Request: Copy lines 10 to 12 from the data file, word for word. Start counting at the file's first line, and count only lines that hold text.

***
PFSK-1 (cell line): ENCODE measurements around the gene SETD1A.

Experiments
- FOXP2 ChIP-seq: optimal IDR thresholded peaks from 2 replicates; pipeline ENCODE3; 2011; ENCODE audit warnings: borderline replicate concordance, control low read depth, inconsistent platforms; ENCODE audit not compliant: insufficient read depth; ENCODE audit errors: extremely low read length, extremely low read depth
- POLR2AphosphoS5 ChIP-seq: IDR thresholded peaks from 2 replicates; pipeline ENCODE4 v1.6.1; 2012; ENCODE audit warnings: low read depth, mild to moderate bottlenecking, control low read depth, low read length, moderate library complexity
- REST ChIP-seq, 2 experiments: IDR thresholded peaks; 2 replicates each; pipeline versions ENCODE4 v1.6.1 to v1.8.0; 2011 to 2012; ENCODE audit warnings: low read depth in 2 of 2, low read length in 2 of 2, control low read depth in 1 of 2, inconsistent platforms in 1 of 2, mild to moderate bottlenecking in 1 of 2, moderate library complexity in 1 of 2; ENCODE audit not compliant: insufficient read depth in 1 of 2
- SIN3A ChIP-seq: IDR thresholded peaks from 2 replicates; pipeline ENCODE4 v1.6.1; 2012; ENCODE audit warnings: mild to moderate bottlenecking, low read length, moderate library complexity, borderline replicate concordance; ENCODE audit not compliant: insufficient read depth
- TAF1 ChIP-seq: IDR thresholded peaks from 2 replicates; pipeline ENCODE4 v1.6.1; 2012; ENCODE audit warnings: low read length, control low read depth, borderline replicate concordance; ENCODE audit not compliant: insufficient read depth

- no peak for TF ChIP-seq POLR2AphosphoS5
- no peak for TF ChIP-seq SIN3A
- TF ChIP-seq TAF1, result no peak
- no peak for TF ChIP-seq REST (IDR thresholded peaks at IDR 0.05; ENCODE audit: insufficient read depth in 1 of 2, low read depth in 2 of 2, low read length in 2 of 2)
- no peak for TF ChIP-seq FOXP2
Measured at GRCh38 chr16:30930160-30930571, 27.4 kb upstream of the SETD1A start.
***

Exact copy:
- TF ChIP-seq TAF1, result no peak
- no peak for TF ChIP-seq REST (IDR thresholded peaks at IDR 0.05; ENCODE audit: insufficient read depth in 1 of 2, low read depth in 2 of 2, low read length in 2 of 2)
- no peak for TF ChIP-seq FOXP2